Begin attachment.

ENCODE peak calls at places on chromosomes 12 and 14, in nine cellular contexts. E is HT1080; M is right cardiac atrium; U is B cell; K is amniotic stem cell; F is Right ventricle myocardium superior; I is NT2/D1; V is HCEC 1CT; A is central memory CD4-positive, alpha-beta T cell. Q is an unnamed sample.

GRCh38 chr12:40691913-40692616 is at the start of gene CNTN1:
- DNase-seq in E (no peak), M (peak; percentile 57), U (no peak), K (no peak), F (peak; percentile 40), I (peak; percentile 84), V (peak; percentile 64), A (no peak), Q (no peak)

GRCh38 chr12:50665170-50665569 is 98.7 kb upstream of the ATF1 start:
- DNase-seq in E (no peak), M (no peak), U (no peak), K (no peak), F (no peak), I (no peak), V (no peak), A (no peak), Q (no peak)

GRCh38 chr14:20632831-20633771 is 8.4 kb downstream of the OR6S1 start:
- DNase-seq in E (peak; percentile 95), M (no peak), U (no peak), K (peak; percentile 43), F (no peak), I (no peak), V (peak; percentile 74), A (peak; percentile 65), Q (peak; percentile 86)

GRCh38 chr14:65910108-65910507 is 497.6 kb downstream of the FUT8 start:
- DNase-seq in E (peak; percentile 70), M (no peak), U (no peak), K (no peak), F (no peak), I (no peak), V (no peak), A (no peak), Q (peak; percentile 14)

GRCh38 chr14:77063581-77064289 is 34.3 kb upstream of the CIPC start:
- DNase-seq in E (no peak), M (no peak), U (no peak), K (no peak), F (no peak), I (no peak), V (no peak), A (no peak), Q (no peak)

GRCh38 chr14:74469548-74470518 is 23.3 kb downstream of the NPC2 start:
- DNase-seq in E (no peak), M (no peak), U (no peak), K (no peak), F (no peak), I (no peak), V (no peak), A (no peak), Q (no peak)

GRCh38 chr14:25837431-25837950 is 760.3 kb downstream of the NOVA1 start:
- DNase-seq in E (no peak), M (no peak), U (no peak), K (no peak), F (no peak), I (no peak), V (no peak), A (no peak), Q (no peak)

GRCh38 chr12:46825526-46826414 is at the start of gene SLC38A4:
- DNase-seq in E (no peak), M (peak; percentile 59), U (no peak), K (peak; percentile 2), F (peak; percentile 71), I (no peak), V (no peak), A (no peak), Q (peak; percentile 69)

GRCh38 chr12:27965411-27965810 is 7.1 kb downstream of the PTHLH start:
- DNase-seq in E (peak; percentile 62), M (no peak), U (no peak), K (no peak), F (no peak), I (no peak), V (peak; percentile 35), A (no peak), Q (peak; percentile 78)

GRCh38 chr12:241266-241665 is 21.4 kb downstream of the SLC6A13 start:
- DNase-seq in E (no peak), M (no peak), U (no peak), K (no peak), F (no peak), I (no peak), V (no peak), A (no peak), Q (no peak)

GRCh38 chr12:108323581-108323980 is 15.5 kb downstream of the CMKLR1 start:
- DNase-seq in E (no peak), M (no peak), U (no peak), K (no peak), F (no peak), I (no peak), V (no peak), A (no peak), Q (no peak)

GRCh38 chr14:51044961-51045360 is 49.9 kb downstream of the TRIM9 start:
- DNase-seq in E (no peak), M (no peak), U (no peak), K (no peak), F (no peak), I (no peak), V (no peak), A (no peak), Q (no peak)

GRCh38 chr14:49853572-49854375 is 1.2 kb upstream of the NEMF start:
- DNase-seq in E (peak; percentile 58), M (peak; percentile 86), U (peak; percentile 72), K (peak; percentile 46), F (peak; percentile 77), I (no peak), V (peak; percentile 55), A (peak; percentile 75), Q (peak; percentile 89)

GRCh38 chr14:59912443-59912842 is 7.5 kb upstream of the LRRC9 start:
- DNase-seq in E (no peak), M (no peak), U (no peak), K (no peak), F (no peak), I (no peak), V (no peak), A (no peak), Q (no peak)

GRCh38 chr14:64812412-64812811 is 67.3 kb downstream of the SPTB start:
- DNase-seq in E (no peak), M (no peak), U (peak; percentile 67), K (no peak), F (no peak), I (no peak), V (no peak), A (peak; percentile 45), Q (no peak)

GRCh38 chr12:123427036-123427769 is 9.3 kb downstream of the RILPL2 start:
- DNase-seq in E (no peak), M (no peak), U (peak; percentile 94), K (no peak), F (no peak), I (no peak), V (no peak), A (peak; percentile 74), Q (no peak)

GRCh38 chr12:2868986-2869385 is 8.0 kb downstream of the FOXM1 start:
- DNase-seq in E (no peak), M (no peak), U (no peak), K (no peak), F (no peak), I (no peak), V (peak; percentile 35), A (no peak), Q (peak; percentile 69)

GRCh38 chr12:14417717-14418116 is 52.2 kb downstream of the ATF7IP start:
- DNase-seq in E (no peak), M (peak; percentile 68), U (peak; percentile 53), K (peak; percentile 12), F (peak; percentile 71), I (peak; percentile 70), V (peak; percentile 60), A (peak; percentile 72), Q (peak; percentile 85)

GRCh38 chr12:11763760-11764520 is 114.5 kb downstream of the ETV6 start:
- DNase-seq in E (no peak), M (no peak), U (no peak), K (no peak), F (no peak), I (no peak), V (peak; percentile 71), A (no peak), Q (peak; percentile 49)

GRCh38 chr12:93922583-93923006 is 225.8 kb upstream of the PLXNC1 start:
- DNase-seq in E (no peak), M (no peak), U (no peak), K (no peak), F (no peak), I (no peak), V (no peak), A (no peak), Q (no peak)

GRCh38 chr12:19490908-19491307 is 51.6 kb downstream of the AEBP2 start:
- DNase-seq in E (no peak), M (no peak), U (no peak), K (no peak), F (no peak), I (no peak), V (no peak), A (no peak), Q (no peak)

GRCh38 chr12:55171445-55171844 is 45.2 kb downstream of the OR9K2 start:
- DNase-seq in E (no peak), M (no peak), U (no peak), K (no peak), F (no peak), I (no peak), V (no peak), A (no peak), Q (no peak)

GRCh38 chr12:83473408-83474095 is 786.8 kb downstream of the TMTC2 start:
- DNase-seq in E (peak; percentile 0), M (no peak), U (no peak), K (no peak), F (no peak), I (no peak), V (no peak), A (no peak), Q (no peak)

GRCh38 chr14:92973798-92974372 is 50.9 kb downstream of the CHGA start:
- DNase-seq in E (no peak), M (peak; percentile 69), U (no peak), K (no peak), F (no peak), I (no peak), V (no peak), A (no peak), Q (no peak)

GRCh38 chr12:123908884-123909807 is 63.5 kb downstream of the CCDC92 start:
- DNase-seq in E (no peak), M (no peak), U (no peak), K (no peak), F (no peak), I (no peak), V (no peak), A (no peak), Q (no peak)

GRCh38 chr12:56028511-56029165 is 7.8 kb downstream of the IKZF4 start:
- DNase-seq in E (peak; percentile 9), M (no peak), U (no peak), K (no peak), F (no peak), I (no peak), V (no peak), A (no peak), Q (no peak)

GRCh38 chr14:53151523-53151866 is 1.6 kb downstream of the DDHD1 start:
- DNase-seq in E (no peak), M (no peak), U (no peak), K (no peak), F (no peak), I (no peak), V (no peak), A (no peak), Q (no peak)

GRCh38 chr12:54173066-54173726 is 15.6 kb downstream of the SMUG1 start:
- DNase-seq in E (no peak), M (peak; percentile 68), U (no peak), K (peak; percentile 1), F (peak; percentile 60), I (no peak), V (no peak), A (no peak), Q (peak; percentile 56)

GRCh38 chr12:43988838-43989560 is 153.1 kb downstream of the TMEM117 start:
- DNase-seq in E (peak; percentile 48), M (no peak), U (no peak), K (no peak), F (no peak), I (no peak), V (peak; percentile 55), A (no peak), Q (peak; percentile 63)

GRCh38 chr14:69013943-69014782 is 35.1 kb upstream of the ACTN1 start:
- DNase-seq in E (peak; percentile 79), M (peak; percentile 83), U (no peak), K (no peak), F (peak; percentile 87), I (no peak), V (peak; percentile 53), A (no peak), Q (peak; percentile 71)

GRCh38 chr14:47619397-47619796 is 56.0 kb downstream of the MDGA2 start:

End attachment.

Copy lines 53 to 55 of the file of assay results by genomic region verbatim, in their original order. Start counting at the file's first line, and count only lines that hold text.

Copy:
- DNase-seq in E (peak; percentile 9), M (no peak), U (no peak), K (no peak), F (no peak), I (no peak), V (no peak), A (no peak), Q (no peak)

GRCh38 chr14:53151523-53151866 is 1.6 kb downstream of the DDHD1 start:
- DNase-seq in E (no peak), M (no peak), U (no peak), K (no peak), F (no peak), I (no peak), V (no peak), A (no peak), Q (no peak)